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David19
July 1st, 2006, 10:15 AM
I just wanted to know something, and i know there's a Druid forum too, but i wasn't sure where to put this (so i hope it's ok in here:)). But is there a difference between Celtic and/or Irish reconstructionism and Druidry, i'm not a Celtic/Irish recon or a Druid, but it's something i've wondered about, i know the Druids were, originally, governors, judges, lawyers(?), mages/sorcerers, etc, so were Druids more like the 'high priests' and would Celtic recons be reconstructing the practices of the 'ordinary' people or something.

Or would Druid beliefs be completly different to Celtic and Irish recons? (i think i've read that modern Druid beliefs will be different, depending on the area that they are focusing on e.g. a Druid that is focusing in Ireland will be different to one focusing on France, etc (i think, anyway).

Anyway, does anyone know or have any opinions?.

Maggie
July 1st, 2006, 12:04 PM
I just wanted to know something, and i know there's a Druid forum too, but i wasn't sure where to put this (so i hope it's ok in here:)). But is there a difference between Celtic and/or Irish reconstructionism and Druidry, i'm not a Celtic/Irish recon or a Druid, but it's something i've wondered about, i know the Druids were, originally, governors, judges, lawyers(?), mages/sorcerers, etc, so were Druids more like the 'high priests' and would Celtic recons be reconstructing the practices of the 'ordinary' people or something.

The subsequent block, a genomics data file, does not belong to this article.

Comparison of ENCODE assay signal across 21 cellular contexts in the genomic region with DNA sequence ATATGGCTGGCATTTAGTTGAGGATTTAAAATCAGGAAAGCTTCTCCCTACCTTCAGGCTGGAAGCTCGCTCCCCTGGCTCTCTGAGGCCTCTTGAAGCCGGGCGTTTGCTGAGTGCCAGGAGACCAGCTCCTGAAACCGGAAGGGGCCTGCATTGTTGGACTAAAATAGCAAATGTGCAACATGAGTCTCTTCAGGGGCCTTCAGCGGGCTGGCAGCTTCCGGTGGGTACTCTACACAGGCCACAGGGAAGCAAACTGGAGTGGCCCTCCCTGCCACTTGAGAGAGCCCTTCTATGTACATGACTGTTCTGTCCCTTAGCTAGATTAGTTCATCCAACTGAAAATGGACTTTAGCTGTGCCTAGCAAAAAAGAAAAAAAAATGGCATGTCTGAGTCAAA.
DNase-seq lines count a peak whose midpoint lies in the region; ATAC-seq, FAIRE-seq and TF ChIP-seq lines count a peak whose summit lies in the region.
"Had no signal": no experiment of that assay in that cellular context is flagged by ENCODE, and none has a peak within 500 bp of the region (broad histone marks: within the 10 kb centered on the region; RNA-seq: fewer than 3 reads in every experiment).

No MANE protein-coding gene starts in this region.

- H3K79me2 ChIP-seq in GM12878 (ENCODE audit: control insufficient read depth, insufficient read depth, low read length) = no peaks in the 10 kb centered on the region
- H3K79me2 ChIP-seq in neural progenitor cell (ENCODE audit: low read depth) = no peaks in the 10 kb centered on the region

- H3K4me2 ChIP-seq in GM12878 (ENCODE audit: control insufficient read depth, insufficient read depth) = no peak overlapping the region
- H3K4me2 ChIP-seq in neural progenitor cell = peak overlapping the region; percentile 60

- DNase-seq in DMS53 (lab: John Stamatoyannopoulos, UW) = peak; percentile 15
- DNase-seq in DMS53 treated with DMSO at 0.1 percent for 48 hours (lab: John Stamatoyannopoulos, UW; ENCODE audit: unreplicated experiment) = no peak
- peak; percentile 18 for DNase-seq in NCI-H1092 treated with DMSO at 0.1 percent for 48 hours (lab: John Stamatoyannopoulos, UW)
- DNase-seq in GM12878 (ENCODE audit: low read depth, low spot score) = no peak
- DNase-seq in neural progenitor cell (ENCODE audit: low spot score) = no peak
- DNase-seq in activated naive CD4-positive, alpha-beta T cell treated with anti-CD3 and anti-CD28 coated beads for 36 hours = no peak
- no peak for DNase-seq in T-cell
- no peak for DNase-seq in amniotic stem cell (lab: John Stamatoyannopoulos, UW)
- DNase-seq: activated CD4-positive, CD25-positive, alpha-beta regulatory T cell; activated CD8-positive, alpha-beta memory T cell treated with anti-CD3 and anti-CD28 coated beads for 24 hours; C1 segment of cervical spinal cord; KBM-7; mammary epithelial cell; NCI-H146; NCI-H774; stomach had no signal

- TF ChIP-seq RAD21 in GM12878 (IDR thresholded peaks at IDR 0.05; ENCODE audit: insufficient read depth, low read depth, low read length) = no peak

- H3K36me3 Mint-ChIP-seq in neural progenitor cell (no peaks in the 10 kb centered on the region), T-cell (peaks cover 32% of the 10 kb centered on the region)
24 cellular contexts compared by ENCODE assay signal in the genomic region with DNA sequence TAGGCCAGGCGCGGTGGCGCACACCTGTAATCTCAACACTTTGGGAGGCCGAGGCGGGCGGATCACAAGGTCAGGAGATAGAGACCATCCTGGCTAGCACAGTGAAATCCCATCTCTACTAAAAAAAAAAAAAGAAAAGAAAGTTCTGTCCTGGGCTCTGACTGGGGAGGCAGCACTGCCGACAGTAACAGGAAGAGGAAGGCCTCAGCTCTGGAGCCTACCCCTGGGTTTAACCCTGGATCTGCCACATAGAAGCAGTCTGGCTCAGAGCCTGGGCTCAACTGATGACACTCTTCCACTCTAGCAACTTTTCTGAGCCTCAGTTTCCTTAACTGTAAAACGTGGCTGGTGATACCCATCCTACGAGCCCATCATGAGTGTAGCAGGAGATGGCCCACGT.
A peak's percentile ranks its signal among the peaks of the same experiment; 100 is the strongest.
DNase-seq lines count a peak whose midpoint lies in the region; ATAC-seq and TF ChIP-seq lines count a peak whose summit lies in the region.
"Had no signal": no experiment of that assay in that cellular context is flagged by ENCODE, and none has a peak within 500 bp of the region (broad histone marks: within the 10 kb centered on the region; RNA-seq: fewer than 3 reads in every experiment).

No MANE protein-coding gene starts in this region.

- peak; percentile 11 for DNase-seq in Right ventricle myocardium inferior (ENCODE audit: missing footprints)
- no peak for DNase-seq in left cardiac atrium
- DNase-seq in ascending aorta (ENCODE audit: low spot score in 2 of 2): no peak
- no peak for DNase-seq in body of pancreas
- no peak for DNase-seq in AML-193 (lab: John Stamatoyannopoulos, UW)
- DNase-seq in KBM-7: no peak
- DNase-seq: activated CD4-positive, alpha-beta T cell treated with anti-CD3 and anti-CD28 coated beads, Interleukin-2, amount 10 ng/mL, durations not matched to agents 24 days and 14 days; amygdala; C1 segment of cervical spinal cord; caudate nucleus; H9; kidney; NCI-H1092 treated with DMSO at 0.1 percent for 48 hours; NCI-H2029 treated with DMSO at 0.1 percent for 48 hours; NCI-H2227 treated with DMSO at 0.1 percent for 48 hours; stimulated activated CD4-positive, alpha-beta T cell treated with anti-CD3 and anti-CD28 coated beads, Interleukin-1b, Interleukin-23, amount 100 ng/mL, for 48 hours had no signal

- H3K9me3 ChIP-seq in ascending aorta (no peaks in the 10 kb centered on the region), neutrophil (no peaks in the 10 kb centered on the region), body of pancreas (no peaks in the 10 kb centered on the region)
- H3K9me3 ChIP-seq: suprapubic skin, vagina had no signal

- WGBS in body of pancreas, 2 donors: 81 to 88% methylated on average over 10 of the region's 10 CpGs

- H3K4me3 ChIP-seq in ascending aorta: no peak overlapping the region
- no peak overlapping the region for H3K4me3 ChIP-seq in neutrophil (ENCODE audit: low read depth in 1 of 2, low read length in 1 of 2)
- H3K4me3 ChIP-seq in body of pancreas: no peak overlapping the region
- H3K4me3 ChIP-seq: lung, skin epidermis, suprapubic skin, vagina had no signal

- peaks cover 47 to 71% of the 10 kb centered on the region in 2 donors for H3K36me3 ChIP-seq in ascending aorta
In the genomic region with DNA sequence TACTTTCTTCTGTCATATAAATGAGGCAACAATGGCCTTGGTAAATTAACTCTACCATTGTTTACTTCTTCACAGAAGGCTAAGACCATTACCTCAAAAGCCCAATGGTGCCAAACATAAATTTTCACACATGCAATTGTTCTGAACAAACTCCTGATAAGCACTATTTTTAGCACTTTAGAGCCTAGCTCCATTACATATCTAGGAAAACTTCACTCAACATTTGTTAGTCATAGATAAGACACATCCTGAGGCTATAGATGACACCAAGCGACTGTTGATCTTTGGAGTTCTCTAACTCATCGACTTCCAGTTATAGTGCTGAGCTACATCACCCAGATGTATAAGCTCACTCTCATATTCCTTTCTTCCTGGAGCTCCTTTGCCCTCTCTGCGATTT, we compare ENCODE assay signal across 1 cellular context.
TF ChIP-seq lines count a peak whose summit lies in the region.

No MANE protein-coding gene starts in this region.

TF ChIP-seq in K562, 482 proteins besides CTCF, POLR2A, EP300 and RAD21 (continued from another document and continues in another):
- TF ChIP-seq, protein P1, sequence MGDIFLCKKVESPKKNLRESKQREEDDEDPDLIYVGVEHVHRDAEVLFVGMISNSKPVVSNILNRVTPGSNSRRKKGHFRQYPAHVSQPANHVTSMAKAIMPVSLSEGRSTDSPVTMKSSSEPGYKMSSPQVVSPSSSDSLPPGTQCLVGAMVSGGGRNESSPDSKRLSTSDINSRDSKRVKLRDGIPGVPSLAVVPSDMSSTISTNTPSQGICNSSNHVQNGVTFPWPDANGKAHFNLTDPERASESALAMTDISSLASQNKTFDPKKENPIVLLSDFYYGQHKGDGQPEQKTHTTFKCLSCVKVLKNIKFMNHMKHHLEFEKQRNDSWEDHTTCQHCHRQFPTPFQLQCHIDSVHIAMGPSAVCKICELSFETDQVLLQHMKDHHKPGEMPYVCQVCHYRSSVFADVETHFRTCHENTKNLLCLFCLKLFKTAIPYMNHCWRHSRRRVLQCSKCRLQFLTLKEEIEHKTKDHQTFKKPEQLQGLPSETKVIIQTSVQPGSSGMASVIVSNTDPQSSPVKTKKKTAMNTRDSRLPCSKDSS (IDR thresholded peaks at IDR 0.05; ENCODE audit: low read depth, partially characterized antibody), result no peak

Several things here.

Druid is a flexible term in modern usage. There is no one definition; it can range from strict reconstructionism usage to a term applied to a philosophical system that has tenuous or no connection to any celtic society.

Celtic is an unbrella term that includes Ireland, therefore any recon usually states what particular culture he or she is working with. Ireland usually comes up in these discussions, IMO in large part simply because the past of that particular culture is the most well known. It's not even certain that other celtic cultures even had druids, although it seems to be assumed that they did.

There do seem to be differences among the different cultures; for example there doesn't seem to be any evidence of summer solstice celebrations in the Scottish Highlands. There are also differences in the dieties, some seem to be confined to the continent and vice versa.

Maggie

Seren_
July 1st, 2006, 03:49 PM
Those druids who are reconstructionist in focus would come under the umbrella term of Celtic Recons, but not all Celtic Recons identify themselves as druids and not all druids are recons.

Generally druids are perceived as those who serve a community (and are learned, priestly etc), and seeing as I'm more interested in focusing on the practises in the home - and don't have a community to serve anyway - I guess it's like you say. Some Celtic Recons prefer to focus on the practises of the 'ordinary' people - in my case, the home - or various other aspects of society.

There is a FAQ that's just been published here:

http://www.paganachd.com/faq/

There are various points currently being argued about by some recons, seeing as it's just been published, but it should give you the general gist of things.

skilly-nilly
July 2nd, 2006, 10:59 AM